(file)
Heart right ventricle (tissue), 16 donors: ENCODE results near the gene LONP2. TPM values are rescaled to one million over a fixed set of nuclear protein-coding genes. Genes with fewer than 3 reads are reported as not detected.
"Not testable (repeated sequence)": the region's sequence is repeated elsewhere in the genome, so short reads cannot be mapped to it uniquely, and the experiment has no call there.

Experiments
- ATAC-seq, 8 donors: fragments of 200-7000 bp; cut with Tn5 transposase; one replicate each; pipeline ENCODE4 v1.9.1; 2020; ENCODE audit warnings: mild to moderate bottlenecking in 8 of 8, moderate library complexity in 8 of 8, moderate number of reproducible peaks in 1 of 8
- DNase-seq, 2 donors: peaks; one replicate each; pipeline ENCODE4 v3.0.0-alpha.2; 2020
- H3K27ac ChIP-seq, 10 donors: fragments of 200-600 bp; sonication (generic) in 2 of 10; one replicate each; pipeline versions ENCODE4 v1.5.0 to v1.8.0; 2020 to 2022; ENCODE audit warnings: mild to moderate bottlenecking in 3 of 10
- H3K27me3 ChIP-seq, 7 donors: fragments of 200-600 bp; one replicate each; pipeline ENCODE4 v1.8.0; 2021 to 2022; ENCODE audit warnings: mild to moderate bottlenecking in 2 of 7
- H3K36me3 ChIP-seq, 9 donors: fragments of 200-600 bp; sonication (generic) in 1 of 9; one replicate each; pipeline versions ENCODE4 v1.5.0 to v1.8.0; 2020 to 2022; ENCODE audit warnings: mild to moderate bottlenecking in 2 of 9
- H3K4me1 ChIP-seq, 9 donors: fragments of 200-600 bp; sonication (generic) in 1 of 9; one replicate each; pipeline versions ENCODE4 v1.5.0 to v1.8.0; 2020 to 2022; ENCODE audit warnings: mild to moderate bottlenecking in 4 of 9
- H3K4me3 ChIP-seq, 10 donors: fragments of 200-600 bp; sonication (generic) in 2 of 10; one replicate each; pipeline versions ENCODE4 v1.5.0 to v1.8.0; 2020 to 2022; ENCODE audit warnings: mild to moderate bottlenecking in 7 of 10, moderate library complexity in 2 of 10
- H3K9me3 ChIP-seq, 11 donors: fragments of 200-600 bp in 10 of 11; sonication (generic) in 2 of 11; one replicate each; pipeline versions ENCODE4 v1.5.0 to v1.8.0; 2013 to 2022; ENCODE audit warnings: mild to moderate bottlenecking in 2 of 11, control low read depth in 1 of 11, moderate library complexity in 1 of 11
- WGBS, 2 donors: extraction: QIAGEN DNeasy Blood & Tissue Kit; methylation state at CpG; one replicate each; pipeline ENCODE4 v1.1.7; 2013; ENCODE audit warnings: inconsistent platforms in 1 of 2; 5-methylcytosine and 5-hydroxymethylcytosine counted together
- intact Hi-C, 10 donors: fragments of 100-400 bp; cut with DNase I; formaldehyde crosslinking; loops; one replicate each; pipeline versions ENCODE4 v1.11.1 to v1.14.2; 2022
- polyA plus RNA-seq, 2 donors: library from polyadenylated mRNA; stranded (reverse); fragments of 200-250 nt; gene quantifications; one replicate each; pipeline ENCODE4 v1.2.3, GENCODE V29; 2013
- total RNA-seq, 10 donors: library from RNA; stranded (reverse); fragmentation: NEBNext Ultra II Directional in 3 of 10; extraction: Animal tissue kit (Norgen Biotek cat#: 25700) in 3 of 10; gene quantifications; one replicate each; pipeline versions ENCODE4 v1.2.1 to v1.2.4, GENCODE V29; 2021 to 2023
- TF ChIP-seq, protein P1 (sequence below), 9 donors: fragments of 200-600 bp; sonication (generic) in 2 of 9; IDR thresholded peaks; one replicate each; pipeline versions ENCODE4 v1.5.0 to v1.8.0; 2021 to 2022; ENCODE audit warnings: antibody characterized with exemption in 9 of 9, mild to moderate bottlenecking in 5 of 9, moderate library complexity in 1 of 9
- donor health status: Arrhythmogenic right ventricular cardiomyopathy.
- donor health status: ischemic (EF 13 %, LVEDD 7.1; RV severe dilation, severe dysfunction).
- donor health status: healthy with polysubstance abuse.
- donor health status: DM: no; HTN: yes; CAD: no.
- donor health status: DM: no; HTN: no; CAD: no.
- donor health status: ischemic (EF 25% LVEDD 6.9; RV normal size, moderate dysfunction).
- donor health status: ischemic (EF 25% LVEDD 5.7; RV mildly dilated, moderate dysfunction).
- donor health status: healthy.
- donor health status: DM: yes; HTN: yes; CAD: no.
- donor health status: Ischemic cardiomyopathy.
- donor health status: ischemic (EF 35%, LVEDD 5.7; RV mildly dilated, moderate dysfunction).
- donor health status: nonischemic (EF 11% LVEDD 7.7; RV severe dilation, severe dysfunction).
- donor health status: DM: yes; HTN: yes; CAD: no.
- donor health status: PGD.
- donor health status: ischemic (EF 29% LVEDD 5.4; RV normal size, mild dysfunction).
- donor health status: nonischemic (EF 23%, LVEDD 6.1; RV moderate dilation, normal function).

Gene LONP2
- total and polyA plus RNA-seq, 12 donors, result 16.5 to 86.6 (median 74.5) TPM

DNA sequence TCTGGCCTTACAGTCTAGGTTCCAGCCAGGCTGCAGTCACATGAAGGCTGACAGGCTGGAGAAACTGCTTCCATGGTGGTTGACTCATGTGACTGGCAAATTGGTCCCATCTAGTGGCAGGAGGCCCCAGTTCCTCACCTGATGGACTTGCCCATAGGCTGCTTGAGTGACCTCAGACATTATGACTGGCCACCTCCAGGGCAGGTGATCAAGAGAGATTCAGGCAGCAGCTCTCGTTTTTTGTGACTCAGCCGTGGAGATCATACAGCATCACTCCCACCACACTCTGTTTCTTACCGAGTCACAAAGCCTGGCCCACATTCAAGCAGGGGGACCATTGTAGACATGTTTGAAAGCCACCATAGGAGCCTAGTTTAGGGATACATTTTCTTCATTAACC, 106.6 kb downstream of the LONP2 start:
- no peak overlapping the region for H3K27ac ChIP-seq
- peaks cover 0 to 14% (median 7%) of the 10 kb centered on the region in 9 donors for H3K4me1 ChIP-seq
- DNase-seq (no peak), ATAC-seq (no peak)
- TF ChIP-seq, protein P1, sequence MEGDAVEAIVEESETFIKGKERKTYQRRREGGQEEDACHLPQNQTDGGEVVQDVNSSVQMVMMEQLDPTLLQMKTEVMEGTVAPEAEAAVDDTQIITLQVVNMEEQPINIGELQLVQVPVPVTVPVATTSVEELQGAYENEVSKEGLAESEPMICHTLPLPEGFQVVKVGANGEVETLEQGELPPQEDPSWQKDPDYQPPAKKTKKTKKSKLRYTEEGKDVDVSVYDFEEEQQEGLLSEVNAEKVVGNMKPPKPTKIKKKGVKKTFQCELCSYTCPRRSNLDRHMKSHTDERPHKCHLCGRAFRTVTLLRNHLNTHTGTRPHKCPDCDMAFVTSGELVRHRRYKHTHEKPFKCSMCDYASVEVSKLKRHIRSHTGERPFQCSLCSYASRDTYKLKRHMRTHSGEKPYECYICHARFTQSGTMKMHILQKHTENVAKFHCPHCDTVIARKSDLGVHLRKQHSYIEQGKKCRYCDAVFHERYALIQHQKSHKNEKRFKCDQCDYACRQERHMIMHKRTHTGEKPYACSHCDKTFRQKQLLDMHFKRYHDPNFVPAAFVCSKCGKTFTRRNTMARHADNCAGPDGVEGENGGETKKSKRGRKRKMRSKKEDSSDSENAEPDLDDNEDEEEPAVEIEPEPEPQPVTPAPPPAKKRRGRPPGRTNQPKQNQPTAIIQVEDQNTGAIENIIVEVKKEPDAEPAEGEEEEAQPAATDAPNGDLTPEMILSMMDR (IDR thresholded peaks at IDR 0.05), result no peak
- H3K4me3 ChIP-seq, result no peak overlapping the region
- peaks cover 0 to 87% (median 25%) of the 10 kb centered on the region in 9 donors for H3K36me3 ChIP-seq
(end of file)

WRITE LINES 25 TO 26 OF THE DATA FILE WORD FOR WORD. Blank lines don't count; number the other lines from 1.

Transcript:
- donor health status: DM: yes; HTN: yes; CAD: no.
- donor health status: Ischemic cardiomyopathy.